The fuel cell stack developed by the GM FCA specialists generates the electrical energy needed to drive the 82 hp electric motor from liquid hydrogen stored in the on-board tank. The unit, which has a maximum torque of 160 lb ft, takes the fuel cell vehicle almost silently from zero to 60 mph in around 15 seconds and gives it a top speed of 100 mph.
Thousands of hours and a billion dollars spent on research
To date, the GM/Vauxhall fuel cell prototypes have covered a total of 100,000 validation miles all over the world. In addition, they have completed 132 different testing schedules under all conceivable climatic conditions. These included winter testing at minus 15 °C in the Swiss Alps and a city traffic test on the streets of smog-bound Los Angeles. Apart from that, several HydroGen3 vehicles have been out and about in everyday service in the Japanese metropolis of Tokyo and the US capital, Washington.
GM and Vauxhall have so far invested over a billion dollars in their fuel cell research and development with the aim to sell vehicles with the emissions-free technology from 2010. However, Larry Burns, GM Vice President for Research, Development and Planning, cautions: "Only if we achieve a high vehicle volume will the advantages of fuel cell technology for the environment and its contribution to conserving limited fossil energy reserves actually come into effect. This is all the more valid in the light of the forecast increase in global motorisation, with the number of vehicles on the world's roads destined to rise from 775 million today to 1.1 billion in 2020. One pre-requirement for the success of fuel cell cars is, however, that we have a full network of hydrogen filling stations in time for the market launch."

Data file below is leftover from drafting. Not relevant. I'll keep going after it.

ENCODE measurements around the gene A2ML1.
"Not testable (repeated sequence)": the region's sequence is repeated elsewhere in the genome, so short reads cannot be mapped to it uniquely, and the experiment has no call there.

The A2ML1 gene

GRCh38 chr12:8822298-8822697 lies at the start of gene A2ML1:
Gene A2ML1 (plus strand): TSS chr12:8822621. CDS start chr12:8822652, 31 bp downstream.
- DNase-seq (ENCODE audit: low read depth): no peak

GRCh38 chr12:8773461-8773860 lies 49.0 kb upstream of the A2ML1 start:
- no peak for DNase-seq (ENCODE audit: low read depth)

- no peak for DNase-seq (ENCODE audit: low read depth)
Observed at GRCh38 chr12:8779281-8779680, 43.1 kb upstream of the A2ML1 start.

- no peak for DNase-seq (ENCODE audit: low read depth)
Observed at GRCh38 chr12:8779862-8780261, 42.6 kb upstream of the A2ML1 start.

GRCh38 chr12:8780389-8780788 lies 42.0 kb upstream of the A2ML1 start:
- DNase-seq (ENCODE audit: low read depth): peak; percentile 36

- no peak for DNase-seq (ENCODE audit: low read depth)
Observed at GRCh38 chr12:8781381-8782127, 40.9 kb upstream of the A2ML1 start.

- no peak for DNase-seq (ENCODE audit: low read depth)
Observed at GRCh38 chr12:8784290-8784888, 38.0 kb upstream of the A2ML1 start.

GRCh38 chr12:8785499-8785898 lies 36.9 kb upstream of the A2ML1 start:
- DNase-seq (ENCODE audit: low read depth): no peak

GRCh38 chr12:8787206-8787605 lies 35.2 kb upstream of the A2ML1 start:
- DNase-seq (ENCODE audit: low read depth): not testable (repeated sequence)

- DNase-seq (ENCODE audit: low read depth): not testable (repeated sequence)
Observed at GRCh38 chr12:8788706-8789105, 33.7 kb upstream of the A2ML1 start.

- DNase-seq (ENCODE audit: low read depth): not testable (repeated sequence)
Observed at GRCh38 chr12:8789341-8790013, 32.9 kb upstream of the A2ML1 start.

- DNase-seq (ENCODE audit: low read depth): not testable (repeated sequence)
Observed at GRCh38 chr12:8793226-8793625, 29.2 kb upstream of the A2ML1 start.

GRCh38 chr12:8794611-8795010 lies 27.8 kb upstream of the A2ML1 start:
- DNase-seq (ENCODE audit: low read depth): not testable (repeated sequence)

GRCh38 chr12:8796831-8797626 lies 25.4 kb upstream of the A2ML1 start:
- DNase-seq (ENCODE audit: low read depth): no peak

When the fuel cell propulsion system is ready for the production line, it will have a service life of around 100,000 miles. The development team is also endeavouring to make the purchase cost comparable with that of conventional cars. The goal is to reach a cost of 50 dollars per kilowatt of rated output – a figure that matches that of combustion engine traction systems. To achieve these targets, a total of some 600 scientists and engineers at the fuel cell development centre (founded by GM, Opel and Vauxhall in 1997) are working on different aspects of the joint fuel cell programme at five different sites: in Warren (Michigan), Torrance (California), Rochester (New York) and in Mainz Kastel (Germany) and Tokyo (Japan).
When and where the Vauxhall Fuel Cell Marathon - powered by GM will be stopping over
|Hammerfest (Norway)||3 May, 2004|
|Oslo (Norway)||7 May, 2004|
|Gothenburg (Sweden)||10 May, 2004|
|Copenhagen (Denmark)||12 May, 2004|
|Hamburg (Germany)||14 May, 2004|
|Amsterdam (Netherlands)||17 May, 2004|
|Brussels (Belgium)||18 May, 2004|
|London (England)||20/21 May, 2004|
|Paris (France)||24 May, 2004|
|Rüsselsheim / Darmstadt (Germany)||26 May, 2004|
|Zurich (Switzerland)||28 May, 2004|
|Salzburg (Austria)||2 June, 2004|
|Turin (Italy)||4 June, 2004|
|Zaragoza (Spain)||7 June, 2004|
|Madrid (Spain)||8 June, 2004|
|Lisbon (Portugal)||9 June, 2004|
|Cabo da Roca (Portugal)||11 June, 2004|